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See Inside July 2011

Questions for the Itch Doctor

The head of a new center that focuses on itch explains the sensation's biological roots and what we still don't know about it



Courtesy of Elisa Yin

NAME: Zhou-Feng Chen
TITLE: Director, Center for the Study of Itch at the Washington University School of Medicine
LOCATION: St. Louis, Mo.

Why do we need a research center dedicated to itch?
First, chronic itch is a major underreported disease. Many patients—as many as 17 percent of adults, according to one study—suffer from it, and many of them never seek medical help. They think they can scratch it away. Because it’s not cancer, you don’t die from it, so people don’t take it seriously. But a majority of chronic itch is resistant to treatment.

What causes it?
It can be associated with a skin condition such as psoriasis, or it can stem from a systemic disease, such as kidney or liver failure. It can also be a side effect of chemotherapy. Other times it is caused by a deregulation of the nervous system: something is wrong with the nervous system and the itch pathway is activated.

Tell me about your current research.
We are trying to understand how our nervous system transmits the itch signal. Three years ago we identified a subset of neurons in the mouse spinal cord through which all itch sensations pass. This raises very interesting possibilities. If those same kinds of neurons exist in the human spinal cord, and if you could block that molecular signaling pathway, you might stop itch transmission and greatly improve someone’s quality of life.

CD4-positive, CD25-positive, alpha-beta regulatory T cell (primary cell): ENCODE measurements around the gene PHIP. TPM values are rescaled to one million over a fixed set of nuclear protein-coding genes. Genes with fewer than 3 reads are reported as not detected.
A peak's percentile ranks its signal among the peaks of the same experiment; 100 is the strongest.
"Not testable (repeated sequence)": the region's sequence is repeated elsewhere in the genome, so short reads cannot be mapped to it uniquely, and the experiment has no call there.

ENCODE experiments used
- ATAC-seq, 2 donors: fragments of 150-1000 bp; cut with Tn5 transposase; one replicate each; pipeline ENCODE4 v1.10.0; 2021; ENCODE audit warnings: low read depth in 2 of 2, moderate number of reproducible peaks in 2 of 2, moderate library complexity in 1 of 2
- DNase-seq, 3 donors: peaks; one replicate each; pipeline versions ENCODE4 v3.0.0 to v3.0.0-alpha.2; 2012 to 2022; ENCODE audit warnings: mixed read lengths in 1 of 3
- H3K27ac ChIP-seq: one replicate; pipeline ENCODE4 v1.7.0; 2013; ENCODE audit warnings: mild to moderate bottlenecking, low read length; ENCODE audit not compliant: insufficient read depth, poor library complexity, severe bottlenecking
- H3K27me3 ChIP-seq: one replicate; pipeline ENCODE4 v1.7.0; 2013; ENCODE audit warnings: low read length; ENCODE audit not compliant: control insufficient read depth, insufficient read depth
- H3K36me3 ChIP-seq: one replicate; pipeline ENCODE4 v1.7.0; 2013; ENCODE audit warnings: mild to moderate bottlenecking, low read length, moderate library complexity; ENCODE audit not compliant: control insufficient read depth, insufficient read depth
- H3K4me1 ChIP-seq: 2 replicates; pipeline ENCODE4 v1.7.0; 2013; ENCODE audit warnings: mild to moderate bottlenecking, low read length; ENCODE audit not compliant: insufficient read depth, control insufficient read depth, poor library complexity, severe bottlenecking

What is the relation between itch and pain?
For a long time, people thought itch and pain were transmitted through the same pathway, that itch was just a weaker form of pain. But now we know that they are transmitted through separate pathways and that they also antagonize each other: when you create pain, you can suppress itch, like when you scratch.

Also, their biological functions are different. When you feel pain, you withdraw to protect yourself. But when you feel an itch, you move your hands toward it. If something attaches itself to your skin, like a mosquito, you want to remove it. So it is possible that the body’s warning system is telling you that something is happening to your skin and that you’d better get rid of it.

What are the main unanswered questions in your field?
We want to know how the itch sensation is caused in the first place. Our discovery of an itch receptor called GRPR and itch-specific neurons was just the first step. The system is so complex that we still don’t know how this information flows in the body, and we also don’t know how different kinds of diseases activate the itch receptor. There are receptors located in the skin, in the brain and in the spinal cord, so it’s extremely complicated. That’s why we need more scientists in different areas working together.

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